Thursday, May 19, 2011

Public Library: An American Commons

Posting to NGC4LIB

I watched a public lecture by Robert Dawson given at San Francisco Public Library for the opening of a photographic exhibition "Public Library: An American Commons" and it is just wonderful. I found it moving. http://sfpl.org/index.php?pg=1006175801 I also discovered a slideshow at http://places.designobserver.com/slideshow/public-library-an-american-commons/26228/1768/

Mr. Dawson has been photographing all kinds of libraries around the country for the last 15 or 20 years and some of his photos are great. The spaces are always interesting, and in short, Mr. Dawson is obviously a great lover of libraries so I appreciate his artistry.

What becomes clear from his work though, is how widespread the smaller public libraries are. It provoked me into look up some statistics. According to "Public Libraries in the United States: Fiscal Year 2008" by the Institute of Museum and Library Services http://harvester.census.gov/imls/pubs/Publications/pls2008.pdf it turns out that in public libraries, 56.6% have less than five FTE staff, while 72% have less than 10 FTE. (This assumes that I am reading everything correctly, but I believe I am. p. 94) Of course, these statistics are from 2008, before the economic meltdown, so we can assume even smaller levels of staffing today.

I am sure that these libraries are having a very difficult time. The huge changes in information are hitting all libraries, but especially those with small staffs, who now have to do more and more with less and less. While larger libraries may lose staffing, when you have 3 staff and you lose one, that's a loss of 1/3. There are so many things that could be done to help these small libraries and their patrons with open source and open access, by building tools that would really help everyone, but we seem to be concentrating on other tasks. When I look at some of those people in these photos, I think: how is RDA supposed to help them? How are they supposed to deal with it? What will they get in return? Many in those small libraries are probably too busy with other matters and will just ignore RDA until it hits them like a tornado or tsunami. Unfortunately, we still have seen no business case justifying what will clearly be sacrifices on the part of many.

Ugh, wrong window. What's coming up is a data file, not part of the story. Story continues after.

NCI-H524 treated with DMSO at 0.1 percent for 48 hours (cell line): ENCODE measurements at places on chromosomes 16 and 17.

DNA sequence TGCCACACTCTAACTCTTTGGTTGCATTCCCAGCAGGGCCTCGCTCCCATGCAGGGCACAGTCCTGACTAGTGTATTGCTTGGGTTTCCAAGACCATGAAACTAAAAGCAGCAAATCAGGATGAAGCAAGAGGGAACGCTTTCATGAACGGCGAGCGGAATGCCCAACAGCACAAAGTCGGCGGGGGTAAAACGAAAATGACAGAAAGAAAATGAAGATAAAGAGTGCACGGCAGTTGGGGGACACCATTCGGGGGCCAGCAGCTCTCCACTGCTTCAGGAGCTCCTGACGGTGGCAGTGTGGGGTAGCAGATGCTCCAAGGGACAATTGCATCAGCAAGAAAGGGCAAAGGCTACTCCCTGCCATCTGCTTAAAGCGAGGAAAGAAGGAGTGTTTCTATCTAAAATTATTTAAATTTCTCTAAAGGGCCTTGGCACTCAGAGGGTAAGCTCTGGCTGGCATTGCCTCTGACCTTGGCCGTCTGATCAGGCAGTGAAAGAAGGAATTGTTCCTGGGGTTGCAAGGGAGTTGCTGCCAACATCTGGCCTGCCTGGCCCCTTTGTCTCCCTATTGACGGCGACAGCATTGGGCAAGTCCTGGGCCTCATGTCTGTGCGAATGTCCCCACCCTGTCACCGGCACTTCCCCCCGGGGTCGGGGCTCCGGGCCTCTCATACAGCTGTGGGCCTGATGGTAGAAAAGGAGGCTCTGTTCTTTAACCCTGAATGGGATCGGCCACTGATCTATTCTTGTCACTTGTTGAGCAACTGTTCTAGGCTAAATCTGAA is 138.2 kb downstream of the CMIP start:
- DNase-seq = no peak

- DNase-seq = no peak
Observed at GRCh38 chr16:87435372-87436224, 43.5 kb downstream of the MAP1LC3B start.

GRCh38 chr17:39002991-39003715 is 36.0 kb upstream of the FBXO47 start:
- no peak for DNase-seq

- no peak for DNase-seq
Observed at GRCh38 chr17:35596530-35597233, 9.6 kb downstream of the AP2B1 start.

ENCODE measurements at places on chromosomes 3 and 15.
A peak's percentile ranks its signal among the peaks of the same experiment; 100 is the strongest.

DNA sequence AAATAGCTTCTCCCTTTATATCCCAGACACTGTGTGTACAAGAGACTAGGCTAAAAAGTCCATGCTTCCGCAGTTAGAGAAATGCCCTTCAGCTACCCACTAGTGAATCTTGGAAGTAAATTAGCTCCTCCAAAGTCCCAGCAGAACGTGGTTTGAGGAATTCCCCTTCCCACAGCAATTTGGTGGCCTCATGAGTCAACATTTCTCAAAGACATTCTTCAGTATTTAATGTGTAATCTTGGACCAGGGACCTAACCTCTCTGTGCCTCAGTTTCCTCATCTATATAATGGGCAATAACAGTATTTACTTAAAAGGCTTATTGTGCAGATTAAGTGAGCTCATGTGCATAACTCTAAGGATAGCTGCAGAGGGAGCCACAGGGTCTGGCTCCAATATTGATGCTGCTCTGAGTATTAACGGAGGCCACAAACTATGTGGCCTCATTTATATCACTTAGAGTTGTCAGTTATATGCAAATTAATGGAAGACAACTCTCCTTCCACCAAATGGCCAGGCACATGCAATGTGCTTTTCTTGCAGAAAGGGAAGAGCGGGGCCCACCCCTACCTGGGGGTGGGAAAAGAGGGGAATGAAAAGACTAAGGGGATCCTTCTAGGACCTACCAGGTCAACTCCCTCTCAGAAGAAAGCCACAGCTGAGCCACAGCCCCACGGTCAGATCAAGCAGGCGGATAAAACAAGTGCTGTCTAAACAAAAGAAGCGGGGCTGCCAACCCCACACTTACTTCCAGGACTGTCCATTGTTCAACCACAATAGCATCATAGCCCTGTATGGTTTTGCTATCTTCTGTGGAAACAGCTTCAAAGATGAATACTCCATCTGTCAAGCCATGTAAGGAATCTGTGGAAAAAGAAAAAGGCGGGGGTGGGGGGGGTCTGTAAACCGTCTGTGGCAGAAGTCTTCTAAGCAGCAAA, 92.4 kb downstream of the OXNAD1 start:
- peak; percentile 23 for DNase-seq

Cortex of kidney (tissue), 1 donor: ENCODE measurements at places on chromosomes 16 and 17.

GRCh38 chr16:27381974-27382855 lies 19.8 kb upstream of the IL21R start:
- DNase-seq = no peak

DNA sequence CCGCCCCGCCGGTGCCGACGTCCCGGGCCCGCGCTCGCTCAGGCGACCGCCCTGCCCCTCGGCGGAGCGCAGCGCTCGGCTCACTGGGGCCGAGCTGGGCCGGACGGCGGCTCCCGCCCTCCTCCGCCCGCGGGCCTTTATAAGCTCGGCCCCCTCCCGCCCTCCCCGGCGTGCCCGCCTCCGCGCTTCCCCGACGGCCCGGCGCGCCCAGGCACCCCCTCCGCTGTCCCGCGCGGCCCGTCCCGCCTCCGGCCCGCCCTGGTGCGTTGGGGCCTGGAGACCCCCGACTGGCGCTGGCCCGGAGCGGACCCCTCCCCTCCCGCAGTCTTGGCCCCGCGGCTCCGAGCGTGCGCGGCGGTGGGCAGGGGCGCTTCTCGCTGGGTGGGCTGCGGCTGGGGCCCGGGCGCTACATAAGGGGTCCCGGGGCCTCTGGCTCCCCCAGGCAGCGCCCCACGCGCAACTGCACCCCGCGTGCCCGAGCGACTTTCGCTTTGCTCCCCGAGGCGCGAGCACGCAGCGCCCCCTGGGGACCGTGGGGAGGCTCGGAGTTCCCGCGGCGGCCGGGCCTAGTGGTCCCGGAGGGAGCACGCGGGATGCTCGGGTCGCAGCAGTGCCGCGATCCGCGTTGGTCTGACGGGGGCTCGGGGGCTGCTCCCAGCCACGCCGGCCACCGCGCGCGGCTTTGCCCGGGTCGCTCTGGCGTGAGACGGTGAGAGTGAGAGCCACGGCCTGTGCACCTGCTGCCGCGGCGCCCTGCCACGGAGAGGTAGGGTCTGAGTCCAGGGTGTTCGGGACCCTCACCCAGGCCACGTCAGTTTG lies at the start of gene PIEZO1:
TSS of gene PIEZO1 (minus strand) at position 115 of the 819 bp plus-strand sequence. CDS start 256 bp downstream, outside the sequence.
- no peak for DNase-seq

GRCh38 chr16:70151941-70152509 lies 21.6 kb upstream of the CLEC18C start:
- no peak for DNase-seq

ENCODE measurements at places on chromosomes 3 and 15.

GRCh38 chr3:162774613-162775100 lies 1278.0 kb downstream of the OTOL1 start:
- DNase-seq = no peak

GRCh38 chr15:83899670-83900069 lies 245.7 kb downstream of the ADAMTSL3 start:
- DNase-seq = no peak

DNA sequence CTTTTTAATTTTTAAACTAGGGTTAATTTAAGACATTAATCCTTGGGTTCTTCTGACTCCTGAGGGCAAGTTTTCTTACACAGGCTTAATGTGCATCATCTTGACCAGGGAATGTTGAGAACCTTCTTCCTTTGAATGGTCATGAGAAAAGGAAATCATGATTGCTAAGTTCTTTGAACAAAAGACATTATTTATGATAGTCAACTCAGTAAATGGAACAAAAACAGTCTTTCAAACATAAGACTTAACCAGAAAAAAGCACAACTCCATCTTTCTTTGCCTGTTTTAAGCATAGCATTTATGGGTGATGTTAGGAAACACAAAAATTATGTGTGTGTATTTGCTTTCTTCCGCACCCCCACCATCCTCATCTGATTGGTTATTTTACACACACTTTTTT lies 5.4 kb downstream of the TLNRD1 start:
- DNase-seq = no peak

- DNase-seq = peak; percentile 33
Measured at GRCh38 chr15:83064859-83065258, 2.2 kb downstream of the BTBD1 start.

In this talk and slideshow are some of the faces and places.

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